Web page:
Unfriendly Fire: The Fort Hood Shooter Trial
Meanings vary when people repeat that things can be done “the right way, the wrong way, or the Army way.” The Army way may represent teamwork so instinctive that orders are not necessary. For most GIs, the Army way is the elevation of form over substance.
Today, I was gobsmacked by a particular elevation of form over substance being practiced before our eyes by the Army. The substance began on Nov. 5, 2009. My son was due back from his second tour in Iraq any day and the question in the family was whether he would be home for the holidays.
Where I live, Ft. Hood is covered by local media, so when Maj. Nidal Malik Hasan walked into the Soldier Readiness Processing Center and opened fire, I was probably paying attention before the firing stopped. Where was Paul? Iraq? Kuwait? Or was he in SRP, through which every soldier passes being deployed or coming home?
My son was not in SRP, but of those who were, 13 died. The victims were soldiers ranging in age from 21 to 56 and in rank from PFC to Lt. Colonel, as well as one civilian, 62 year old Michael Cahill, who died trying to stop the shooter. The youngest soldier killed, PFC Francheska Velez, was pregnant, and the fetus also died. Another 31 soldiers were wounded by gunfire, along with civilian police Sgt. Kimberly Munley, who was wounded while exchanging gunfire with the shooter.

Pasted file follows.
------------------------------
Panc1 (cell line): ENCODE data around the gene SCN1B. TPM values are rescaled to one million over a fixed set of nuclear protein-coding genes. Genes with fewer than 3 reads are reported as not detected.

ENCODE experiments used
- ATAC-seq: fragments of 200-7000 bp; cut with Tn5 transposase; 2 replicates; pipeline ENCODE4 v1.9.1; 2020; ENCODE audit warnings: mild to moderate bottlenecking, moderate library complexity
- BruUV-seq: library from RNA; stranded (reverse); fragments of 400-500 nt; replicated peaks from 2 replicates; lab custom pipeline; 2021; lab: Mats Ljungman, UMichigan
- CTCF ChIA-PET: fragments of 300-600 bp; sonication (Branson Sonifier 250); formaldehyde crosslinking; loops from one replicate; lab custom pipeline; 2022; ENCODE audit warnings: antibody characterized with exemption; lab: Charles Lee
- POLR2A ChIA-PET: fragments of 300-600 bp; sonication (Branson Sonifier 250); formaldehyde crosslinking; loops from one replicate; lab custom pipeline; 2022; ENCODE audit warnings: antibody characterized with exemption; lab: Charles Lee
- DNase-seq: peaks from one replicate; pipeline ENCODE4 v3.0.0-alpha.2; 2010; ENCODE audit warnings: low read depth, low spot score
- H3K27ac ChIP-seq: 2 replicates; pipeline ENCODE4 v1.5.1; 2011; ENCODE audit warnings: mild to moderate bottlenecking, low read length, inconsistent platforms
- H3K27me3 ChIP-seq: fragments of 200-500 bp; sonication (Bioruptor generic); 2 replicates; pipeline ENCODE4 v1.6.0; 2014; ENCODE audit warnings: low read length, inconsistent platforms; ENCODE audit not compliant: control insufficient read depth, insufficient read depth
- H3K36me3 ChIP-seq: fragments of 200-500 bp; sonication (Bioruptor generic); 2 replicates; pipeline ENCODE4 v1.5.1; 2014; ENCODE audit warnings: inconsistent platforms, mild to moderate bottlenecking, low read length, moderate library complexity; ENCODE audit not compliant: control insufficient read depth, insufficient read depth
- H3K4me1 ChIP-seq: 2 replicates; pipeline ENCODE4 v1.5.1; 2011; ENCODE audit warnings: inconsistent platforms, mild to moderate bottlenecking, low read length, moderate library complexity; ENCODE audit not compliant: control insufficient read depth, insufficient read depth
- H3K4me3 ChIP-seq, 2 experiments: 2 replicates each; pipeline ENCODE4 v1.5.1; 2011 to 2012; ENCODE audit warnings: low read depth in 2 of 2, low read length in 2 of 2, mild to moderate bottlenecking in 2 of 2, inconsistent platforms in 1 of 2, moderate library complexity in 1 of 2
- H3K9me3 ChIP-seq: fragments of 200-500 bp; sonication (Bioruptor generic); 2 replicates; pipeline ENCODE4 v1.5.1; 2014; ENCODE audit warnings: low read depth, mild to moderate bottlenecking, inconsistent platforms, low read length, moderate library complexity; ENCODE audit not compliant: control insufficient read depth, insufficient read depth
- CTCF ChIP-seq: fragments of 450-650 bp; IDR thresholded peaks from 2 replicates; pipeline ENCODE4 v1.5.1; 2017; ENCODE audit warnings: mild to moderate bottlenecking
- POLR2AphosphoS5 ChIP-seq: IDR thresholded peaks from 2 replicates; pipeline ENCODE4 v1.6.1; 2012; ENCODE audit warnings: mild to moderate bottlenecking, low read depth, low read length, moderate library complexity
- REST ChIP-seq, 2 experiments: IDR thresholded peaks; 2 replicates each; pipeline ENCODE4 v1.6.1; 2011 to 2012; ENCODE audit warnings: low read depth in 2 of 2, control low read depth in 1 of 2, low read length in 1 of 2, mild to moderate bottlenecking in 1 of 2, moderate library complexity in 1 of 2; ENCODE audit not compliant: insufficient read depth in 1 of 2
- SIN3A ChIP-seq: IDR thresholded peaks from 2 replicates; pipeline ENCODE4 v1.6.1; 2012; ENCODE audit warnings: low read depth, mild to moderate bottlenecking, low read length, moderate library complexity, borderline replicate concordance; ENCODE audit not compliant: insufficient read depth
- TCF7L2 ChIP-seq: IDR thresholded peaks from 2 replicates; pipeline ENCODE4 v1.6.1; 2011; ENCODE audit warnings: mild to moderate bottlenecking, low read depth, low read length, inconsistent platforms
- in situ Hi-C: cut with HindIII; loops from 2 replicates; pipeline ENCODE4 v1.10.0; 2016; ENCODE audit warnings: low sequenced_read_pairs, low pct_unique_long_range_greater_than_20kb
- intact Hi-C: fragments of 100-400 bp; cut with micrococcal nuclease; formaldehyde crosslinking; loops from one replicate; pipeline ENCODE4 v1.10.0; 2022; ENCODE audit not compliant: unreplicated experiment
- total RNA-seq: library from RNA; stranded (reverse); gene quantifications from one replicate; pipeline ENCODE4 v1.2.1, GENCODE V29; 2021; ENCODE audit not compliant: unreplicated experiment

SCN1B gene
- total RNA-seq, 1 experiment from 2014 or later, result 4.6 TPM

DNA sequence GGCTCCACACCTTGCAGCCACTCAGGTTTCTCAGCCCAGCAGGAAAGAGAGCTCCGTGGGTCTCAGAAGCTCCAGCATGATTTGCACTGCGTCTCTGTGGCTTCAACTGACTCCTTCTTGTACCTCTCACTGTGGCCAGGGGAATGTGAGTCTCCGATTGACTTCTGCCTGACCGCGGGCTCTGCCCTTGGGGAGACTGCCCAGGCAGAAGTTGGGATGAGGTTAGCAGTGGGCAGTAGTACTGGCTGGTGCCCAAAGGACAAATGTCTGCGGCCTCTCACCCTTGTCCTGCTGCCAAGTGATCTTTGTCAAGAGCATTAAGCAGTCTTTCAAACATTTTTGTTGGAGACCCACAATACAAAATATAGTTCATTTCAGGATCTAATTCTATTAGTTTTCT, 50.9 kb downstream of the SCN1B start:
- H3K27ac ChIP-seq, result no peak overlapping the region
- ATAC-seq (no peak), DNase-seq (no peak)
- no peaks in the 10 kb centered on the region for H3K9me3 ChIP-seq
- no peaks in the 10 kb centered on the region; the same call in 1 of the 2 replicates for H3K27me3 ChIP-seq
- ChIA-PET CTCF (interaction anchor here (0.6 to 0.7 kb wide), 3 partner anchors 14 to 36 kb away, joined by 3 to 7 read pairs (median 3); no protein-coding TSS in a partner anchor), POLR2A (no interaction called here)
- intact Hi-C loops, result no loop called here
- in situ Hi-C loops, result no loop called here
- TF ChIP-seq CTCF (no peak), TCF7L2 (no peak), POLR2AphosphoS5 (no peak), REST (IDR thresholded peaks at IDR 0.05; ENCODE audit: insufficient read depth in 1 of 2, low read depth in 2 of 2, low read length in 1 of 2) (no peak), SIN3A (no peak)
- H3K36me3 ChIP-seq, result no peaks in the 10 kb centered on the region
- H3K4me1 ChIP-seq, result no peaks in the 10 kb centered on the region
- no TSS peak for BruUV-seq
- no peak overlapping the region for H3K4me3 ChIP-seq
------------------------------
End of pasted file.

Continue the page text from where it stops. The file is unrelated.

The shooter was seriously wounded in the gunfight with civilian police. While waiting for him to recover so he could be put on trial for mass murder, we learned that Maj. Hasan admired the teachings of Anwar al-Awlaki, the imam who had presided at his father’s funeral. Hasan and al-Awlaki had substantial email communication before the killings at Ft. Hood.
In March 2010, al-Awlaki released a statement complaining that the Obama administration was failing to credit him properly, saying in part:
"Until this moment the administration is refusing to release the e-mails exchanged between myself and Nidal. And after the operation of our brother Umar Farouk the initial comments coming from the administration were looking the same—another attempt at covering up the truth. But Al Qaeda cut off Obama from deceiving the world again by issuing their statement claiming responsibility for the operation.”
The “brother” referred to was Umar Farouk Abdulmutallab, aka “the underwear bomber” because he was inspired by Al-Awlaki to attempt blowing up an airliner but succeeded only in lighting up his tidy whities.
A month later, to a chorus of criticism, Obama placed Al-Awaki on the CIA “kill list.”
The criticism fired up again when a CIA drone strike nailed him in September of 2011. When Al-Awaki was not directly counseling on how to kill Americans, he was editing Inspire, Al Qaeda’s English language organ where the Boston Marathon bombers allegedly read, “Make a Bomb in the Kitchen of Your Mom.”
At the time of the drone strike, Al-Awaki was hiding in the lawless areas of Yemen and a Yemeni court had issued a warrant for his arrest on terrorism charges. Obama is supposed to have violated his rights by putting him on the “kill list,” but the way I read the law, a violent felon who poses a continuing danger and cannot be arrested can be killed. But I digress.